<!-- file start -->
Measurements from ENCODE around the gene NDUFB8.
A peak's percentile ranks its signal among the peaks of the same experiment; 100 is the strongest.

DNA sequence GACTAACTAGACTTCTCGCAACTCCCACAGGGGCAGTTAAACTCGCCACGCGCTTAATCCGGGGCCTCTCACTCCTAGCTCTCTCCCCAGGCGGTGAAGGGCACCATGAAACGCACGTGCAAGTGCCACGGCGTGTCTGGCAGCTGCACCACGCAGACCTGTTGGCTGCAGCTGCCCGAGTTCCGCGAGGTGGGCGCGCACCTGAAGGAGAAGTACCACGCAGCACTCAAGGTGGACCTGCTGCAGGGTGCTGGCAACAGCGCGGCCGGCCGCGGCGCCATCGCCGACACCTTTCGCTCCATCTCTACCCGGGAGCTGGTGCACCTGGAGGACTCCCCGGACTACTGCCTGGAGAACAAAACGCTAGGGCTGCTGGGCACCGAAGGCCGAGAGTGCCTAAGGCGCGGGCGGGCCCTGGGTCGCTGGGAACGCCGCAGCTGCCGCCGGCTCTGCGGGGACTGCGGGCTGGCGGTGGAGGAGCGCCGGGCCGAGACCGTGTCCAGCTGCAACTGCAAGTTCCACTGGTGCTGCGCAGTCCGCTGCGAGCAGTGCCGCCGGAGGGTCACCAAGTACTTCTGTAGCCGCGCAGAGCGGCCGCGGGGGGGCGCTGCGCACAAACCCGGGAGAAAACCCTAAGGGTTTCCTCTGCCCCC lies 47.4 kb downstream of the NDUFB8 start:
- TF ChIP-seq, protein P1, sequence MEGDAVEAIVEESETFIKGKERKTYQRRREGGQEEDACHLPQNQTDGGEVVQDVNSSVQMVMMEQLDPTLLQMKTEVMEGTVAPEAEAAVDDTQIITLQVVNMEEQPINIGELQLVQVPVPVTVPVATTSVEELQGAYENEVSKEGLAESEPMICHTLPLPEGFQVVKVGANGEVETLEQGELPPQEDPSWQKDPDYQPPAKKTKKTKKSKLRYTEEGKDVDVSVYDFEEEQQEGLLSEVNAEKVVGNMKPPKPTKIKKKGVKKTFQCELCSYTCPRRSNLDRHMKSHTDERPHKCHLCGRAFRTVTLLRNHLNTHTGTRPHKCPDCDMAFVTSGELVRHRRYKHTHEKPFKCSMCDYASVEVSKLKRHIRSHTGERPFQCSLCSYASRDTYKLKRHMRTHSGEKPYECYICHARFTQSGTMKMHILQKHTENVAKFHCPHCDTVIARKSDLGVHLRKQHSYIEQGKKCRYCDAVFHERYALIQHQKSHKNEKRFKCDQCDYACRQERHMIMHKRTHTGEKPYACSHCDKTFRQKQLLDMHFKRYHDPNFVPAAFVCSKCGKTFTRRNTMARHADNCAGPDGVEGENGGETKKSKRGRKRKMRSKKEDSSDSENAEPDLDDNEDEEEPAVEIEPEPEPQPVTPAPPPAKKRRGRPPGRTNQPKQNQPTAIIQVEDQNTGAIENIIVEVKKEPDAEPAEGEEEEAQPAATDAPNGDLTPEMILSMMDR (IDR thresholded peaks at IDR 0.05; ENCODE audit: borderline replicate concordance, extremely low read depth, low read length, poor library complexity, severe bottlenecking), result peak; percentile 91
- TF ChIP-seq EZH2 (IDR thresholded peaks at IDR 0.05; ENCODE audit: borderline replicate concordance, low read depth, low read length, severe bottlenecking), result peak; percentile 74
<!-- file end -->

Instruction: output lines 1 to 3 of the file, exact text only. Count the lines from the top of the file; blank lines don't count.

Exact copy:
Measurements from ENCODE around the gene NDUFB8.
A peak's percentile ranks its signal among the peaks of the same experiment; 100 is the strongest.

DNA sequence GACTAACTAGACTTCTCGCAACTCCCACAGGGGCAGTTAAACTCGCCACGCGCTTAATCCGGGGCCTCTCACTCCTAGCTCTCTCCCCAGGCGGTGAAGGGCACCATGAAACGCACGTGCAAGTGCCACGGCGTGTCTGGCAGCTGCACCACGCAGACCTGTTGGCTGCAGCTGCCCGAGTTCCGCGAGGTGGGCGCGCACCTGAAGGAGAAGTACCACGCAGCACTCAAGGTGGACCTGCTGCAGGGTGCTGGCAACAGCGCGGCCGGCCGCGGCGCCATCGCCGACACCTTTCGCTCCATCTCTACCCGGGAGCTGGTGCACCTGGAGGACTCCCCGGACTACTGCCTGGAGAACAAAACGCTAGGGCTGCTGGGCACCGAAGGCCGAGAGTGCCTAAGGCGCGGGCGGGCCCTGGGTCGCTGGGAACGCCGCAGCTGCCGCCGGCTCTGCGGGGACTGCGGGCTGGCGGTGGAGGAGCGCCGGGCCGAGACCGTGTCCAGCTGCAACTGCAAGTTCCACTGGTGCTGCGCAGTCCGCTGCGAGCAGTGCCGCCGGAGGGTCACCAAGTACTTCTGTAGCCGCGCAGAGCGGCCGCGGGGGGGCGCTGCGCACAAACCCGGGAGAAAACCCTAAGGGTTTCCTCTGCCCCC lies 47.4 kb downstream of the NDUFB8 start: